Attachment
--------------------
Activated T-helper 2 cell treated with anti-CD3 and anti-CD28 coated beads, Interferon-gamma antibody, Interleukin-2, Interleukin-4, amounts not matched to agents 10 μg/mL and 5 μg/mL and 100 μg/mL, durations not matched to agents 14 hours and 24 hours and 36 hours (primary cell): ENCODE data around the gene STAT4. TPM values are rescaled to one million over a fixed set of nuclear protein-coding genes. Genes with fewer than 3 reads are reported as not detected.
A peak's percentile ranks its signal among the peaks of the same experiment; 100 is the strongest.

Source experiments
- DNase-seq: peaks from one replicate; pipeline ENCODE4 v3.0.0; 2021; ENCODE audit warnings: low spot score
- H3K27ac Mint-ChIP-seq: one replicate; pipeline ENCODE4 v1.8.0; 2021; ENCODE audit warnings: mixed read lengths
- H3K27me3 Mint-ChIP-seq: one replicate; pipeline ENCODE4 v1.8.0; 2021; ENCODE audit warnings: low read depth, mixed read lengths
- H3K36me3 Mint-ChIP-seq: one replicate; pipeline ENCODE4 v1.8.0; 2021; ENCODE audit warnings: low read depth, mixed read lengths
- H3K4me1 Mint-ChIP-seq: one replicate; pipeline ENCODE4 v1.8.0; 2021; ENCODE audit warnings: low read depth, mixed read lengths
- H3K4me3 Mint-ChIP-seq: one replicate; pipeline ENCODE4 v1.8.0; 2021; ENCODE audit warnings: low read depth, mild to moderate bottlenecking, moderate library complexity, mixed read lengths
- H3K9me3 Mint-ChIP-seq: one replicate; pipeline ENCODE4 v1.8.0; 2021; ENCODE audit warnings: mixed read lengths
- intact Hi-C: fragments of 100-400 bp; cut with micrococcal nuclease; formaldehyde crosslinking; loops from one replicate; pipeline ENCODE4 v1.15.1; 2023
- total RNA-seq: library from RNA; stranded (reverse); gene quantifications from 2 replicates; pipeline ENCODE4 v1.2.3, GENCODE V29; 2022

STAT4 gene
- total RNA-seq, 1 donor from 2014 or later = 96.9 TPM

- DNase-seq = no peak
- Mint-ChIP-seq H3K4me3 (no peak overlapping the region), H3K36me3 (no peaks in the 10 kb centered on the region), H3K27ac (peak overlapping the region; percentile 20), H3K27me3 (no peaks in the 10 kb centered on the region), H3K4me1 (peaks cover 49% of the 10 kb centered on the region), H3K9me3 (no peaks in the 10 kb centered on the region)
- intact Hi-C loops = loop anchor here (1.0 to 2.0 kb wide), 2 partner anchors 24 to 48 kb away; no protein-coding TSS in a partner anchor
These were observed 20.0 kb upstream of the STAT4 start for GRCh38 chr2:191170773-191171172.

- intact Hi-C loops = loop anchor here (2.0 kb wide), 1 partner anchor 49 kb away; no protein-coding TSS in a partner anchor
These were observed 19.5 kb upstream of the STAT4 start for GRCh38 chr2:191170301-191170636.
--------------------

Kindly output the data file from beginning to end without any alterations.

Activated T-helper 2 cell treated with anti-CD3 and anti-CD28 coated beads, Interferon-gamma antibody, Interleukin-2, Interleukin-4, amounts not matched to agents 10 μg/mL and 5 μg/mL and 100 μg/mL, durations not matched to agents 14 hours and 24 hours and 36 hours (primary cell): ENCODE data around the gene STAT4. TPM values are rescaled to one million over a fixed set of nuclear protein-coding genes. Genes with fewer than 3 reads are reported as not detected.
A peak's percentile ranks its signal among the peaks of the same experiment; 100 is the strongest.

Source experiments
- DNase-seq: peaks from one replicate; pipeline ENCODE4 v3.0.0; 2021; ENCODE audit warnings: low spot score
- H3K27ac Mint-ChIP-seq: one replicate; pipeline ENCODE4 v1.8.0; 2021; ENCODE audit warnings: mixed read lengths
- H3K27me3 Mint-ChIP-seq: one replicate; pipeline ENCODE4 v1.8.0; 2021; ENCODE audit warnings: low read depth, mixed read lengths
- H3K36me3 Mint-ChIP-seq: one replicate; pipeline ENCODE4 v1.8.0; 2021; ENCODE audit warnings: low read depth, mixed read lengths
- H3K4me1 Mint-ChIP-seq: one replicate; pipeline ENCODE4 v1.8.0; 2021; ENCODE audit warnings: low read depth, mixed read lengths
- H3K4me3 Mint-ChIP-seq: one replicate; pipeline ENCODE4 v1.8.0; 2021; ENCODE audit warnings: low read depth, mild to moderate bottlenecking, moderate library complexity, mixed read lengths
- H3K9me3 Mint-ChIP-seq: one replicate; pipeline ENCODE4 v1.8.0; 2021; ENCODE audit warnings: mixed read lengths
- intact Hi-C: fragments of 100-400 bp; cut with micrococcal nuclease; formaldehyde crosslinking; loops from one replicate; pipeline ENCODE4 v1.15.1; 2023
- total RNA-seq: library from RNA; stranded (reverse); gene quantifications from 2 replicates; pipeline ENCODE4 v1.2.3, GENCODE V29; 2022

STAT4 gene
- total RNA-seq, 1 donor from 2014 or later = 96.9 TPM

- DNase-seq = no peak
- Mint-ChIP-seq H3K4me3 (no peak overlapping the region), H3K36me3 (no peaks in the 10 kb centered on the region), H3K27ac (peak overlapping the region; percentile 20), H3K27me3 (no peaks in the 10 kb centered on the region), H3K4me1 (peaks cover 49% of the 10 kb centered on the region), H3K9me3 (no peaks in the 10 kb centered on the region)
- intact Hi-C loops = loop anchor here (1.0 to 2.0 kb wide), 2 partner anchors 24 to 48 kb away; no protein-coding TSS in a partner anchor
These were observed 20.0 kb upstream of the STAT4 start for GRCh38 chr2:191170773-191171172.

- intact Hi-C loops = loop anchor here (2.0 kb wide), 1 partner anchor 49 kb away; no protein-coding TSS in a partner anchor
These were observed 19.5 kb upstream of the STAT4 start for GRCh38 chr2:191170301-191170636.